Cover: America Classifies the Immigrants: From Ellis Island to the 2020 Census, from Harvard University PressCover: America Classifies the Immigrants in HARDCOVER

America Classifies the Immigrants

From Ellis Island to the 2020 Census

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Product Details

HARDCOVER

$46.50 • £37.95 • €42.00

ISBN 9780674425057

Publication Date: 03/26/2018

Text

464 pages

6-1/8 x 9-1/4 inches

1 line illustration, 2 tables

World

A cogent and compelling analysis of the muddle of meanings embedded in the terms race, peoples, national origins, and mother tongue as used by scholars, politicians, and administrators in the Bureau of Immigration and the U.S. Census Bureau.—Glenn C. Altschuler, Forward

Perlmann provides us with a brilliant historical account of how Southern and Eastern Europeans, particularly Jews, were thought about, classified, and rendered legible by the state.—Michael Omi, American Journal of Sociology

Perlmann has written a work of deep erudition, impressive for its temporal scope but no less because breadth does not come at the expense of a fine-grained account of governmental classificatory practices… It is meticulously written, clear, and provocative—a book not to be missed.—David Cook-Martin, International Migration Review

We can learn a lot from [this] book about how conflicting agendas, behemoth ambitions, and unwarranted optimism produced classification schemes that negatively affected the lives of millions of Americans and would-be immigrants. We might do well to pair that knowledge with a stronger sense of humility than our forbearers held as we move forward in our own research.—Jessica H. Lee, Journal of Urban History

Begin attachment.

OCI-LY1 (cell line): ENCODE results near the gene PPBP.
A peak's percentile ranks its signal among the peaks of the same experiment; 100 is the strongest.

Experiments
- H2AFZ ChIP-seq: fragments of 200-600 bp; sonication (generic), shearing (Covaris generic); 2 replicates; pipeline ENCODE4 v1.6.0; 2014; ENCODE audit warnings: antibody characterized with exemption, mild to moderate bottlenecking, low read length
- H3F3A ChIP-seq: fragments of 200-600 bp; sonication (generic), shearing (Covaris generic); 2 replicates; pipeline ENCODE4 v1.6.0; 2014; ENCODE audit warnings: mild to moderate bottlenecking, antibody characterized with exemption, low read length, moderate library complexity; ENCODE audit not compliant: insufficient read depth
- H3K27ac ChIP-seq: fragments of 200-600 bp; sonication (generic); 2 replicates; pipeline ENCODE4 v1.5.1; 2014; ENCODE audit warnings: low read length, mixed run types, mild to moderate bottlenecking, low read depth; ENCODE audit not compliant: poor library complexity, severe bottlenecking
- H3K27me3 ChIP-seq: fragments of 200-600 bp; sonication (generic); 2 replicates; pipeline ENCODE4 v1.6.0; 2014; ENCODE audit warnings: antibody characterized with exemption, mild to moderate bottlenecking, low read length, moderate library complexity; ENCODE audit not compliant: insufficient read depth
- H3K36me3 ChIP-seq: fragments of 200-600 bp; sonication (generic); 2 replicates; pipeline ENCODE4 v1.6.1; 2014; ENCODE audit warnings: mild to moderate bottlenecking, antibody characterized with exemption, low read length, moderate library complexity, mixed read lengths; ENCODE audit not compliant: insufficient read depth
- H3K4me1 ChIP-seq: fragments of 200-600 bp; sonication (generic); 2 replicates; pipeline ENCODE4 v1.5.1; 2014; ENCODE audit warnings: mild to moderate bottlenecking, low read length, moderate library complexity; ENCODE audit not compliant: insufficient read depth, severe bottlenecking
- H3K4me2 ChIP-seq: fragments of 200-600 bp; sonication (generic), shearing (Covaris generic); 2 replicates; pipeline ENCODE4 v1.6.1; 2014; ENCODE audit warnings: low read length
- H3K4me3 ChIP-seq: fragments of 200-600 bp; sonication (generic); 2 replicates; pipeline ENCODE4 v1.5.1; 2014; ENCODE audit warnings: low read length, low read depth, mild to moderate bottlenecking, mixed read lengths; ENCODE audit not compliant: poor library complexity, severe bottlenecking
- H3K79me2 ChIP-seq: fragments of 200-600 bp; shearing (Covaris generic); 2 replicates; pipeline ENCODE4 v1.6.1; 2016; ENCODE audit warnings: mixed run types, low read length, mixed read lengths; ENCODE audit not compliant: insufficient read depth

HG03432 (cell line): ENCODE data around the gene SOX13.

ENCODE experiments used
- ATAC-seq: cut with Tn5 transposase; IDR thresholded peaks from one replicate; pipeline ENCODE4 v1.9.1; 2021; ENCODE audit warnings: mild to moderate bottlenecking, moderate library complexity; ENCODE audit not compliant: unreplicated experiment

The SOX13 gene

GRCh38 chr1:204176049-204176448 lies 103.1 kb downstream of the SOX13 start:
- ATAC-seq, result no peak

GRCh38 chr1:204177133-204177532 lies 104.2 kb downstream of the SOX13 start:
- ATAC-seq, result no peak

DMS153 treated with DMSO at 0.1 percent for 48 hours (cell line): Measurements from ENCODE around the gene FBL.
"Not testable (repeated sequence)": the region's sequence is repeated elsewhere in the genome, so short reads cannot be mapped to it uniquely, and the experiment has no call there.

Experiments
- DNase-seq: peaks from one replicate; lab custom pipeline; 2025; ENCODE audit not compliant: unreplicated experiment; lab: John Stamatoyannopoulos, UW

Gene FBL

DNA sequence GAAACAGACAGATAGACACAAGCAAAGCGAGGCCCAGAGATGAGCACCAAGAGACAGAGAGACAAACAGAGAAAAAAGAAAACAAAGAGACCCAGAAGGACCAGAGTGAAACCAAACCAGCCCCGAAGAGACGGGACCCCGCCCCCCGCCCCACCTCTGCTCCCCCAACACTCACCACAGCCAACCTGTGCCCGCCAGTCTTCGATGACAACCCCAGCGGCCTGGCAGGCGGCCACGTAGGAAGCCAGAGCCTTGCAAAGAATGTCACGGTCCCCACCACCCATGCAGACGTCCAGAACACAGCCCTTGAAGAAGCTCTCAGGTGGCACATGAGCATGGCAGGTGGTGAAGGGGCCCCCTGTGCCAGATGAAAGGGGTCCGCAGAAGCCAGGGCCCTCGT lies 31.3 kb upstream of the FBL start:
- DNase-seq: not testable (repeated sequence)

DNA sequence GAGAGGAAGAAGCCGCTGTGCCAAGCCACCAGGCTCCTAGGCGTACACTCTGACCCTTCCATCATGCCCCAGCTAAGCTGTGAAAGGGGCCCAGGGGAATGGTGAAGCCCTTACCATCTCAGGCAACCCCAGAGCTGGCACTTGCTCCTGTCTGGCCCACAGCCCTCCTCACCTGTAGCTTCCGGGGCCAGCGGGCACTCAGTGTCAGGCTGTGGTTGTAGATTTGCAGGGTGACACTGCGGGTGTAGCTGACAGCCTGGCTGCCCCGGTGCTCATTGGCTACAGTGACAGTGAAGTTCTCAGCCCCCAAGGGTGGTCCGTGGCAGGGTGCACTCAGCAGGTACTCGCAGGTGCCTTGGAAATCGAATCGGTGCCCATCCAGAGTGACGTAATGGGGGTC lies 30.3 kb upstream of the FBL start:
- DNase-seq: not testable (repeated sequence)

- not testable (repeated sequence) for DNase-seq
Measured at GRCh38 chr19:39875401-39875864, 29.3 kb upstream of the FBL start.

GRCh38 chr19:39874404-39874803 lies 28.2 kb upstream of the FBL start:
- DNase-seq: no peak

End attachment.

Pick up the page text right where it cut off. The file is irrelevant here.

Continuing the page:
A readable and sophisticated discussion of the context of social science thinking about race, ethnicity, and national origins for official statistics on immigrant origins… A panoramic survey. It is a deeply researched and captivating book… Provides rich insights into the ways in which immigrants have been classified in America.—Barry Edmonston, Population and Development Review

An insightful examination of how the U.S. adopted and revised categories of immigrants over almost 150 years… Well researched and lucidly presented.Choice

A work of exacting scholarship and exemplary good sense. Perlmann illuminates as no other scholar has the process by which Americans decided how to classify immigrants. His account offers a much richer and more complex picture of the story than is found in any other work of historical writing.—David A. Hollinger, author of Postethnic America

Perlmann transforms our understanding of the history of government efforts to racially classify immigrants to the United States. He unearths a number of fascinating discoveries about a history that many thought was already well-known. His book will be essential reading for all serious scholars of immigration.—Mara Loveman, author of National Colors

We cannot understand America unless we understand race and immigration. To truly comprehend how these two histories overlap and intertwine, we need look no further than the United States government’s struggle to define, categorize, and count immigrants and members of racial and ethnic groups. It is Perlmann’s brilliant achievement to take what has too often been written as separate stories and tell it as one still unfinished story.—Kenneth Prewitt, former Director of the United States Census Bureau, 1998–2000, and author of What Is Your Race?

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